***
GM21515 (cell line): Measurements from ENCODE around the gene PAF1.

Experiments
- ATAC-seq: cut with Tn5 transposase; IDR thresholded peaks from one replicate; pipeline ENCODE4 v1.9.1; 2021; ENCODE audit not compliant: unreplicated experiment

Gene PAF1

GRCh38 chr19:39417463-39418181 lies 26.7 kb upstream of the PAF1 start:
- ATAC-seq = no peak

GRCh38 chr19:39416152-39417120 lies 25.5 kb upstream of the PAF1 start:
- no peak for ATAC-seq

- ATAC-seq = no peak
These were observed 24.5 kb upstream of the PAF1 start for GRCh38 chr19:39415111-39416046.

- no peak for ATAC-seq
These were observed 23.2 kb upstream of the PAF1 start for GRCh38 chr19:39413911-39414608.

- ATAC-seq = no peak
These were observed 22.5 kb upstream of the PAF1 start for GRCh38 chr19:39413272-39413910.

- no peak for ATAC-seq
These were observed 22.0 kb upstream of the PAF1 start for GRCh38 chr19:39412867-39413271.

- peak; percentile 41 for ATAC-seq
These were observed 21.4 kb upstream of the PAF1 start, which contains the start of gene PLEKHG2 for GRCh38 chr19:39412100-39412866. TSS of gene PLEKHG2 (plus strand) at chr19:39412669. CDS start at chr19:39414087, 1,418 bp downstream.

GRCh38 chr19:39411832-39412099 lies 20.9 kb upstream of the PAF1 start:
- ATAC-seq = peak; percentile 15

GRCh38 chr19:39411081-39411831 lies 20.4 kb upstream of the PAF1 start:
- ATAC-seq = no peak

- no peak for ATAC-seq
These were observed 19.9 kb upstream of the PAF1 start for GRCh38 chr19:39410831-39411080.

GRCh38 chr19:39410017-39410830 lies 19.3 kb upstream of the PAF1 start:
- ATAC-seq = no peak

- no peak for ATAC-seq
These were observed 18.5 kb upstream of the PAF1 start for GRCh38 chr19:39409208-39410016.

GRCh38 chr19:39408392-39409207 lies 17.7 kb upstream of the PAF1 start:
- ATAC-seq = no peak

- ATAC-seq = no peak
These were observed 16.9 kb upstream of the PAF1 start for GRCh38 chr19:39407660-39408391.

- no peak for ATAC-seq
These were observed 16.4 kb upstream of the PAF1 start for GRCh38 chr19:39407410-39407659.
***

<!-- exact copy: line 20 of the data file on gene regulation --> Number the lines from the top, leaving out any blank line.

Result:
- ATAC-seq = peak; percentile 15